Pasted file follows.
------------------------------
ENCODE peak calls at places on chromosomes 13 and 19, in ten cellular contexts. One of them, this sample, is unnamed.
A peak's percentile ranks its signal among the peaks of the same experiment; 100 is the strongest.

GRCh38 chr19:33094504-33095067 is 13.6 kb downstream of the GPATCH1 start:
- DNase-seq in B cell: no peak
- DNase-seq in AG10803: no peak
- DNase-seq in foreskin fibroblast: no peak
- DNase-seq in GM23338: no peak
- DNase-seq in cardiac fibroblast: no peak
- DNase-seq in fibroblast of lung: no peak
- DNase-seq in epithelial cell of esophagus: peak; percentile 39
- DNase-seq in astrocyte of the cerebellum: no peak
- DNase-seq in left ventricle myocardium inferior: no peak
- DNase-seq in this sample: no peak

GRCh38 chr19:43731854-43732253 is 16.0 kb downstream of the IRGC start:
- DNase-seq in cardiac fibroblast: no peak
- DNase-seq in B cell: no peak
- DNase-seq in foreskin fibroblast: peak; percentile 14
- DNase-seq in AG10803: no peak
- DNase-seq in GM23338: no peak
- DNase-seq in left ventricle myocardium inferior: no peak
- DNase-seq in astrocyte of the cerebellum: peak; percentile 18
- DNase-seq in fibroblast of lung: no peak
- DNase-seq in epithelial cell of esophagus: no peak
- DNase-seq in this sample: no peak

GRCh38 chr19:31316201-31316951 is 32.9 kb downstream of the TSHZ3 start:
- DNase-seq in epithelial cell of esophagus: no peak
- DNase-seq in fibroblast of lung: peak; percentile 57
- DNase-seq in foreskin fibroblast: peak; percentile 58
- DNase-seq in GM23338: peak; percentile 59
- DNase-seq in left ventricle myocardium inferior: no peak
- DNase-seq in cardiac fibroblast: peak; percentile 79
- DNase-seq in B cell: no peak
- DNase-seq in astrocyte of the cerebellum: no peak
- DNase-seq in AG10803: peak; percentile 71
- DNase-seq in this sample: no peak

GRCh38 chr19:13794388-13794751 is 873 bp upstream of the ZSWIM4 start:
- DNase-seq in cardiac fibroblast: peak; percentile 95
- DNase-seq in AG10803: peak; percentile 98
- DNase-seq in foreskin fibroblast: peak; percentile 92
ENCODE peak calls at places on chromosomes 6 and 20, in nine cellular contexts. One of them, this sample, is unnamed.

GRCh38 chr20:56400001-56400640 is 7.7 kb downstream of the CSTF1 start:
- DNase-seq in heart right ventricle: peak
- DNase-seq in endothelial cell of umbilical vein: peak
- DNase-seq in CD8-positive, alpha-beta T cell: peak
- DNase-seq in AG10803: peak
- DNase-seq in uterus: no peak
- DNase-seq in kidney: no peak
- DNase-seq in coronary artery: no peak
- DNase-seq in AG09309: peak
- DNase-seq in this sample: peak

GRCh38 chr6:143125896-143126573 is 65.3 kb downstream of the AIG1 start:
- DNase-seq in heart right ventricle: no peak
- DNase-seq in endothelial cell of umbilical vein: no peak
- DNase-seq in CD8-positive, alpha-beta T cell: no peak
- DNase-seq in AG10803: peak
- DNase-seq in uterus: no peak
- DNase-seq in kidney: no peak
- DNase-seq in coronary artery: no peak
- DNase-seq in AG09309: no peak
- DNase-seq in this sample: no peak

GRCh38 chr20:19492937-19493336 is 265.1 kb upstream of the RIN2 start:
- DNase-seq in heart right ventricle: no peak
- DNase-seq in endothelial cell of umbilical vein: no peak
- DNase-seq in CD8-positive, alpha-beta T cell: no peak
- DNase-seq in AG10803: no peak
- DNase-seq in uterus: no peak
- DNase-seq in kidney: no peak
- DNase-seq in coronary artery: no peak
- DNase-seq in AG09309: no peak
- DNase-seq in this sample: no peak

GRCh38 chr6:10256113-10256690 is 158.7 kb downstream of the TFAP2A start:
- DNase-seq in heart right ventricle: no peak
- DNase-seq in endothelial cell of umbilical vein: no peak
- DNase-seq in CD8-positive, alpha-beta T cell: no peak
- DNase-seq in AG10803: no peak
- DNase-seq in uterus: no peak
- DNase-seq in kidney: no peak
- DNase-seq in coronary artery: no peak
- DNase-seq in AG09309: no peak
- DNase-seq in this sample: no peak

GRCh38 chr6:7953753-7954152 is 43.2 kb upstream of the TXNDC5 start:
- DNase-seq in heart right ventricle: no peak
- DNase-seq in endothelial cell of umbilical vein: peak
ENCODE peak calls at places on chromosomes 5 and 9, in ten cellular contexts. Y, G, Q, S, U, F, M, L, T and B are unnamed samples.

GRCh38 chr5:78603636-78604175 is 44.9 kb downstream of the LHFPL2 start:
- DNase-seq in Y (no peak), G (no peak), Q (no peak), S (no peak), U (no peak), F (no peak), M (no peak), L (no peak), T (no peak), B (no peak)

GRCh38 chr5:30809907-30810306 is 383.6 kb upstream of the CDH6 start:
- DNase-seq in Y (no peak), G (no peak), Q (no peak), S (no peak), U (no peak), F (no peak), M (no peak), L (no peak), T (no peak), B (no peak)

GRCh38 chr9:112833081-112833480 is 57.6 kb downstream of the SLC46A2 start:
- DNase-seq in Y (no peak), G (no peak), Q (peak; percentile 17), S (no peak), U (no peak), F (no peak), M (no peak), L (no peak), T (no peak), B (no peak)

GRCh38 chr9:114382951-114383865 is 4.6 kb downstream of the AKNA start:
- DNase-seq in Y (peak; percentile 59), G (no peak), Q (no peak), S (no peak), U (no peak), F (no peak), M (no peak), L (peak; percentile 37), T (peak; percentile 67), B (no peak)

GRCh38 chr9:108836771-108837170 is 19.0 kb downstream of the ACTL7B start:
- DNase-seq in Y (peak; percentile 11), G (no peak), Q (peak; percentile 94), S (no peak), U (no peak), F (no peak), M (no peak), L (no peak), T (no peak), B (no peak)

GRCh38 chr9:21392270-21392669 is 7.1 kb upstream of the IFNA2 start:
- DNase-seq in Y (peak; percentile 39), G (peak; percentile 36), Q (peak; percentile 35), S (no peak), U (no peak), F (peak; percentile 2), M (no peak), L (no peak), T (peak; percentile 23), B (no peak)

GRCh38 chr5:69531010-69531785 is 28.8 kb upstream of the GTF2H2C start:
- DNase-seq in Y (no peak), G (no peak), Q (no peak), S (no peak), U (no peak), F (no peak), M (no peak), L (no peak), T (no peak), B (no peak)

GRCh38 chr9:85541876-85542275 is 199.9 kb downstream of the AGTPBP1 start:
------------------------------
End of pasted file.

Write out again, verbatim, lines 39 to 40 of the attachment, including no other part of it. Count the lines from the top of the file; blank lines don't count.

- DNase-seq in foreskin fibroblast: peak; percentile 92
ENCODE peak calls at places on chromosomes 6 and 20, in nine cellular contexts. One of them, this sample, is unnamed.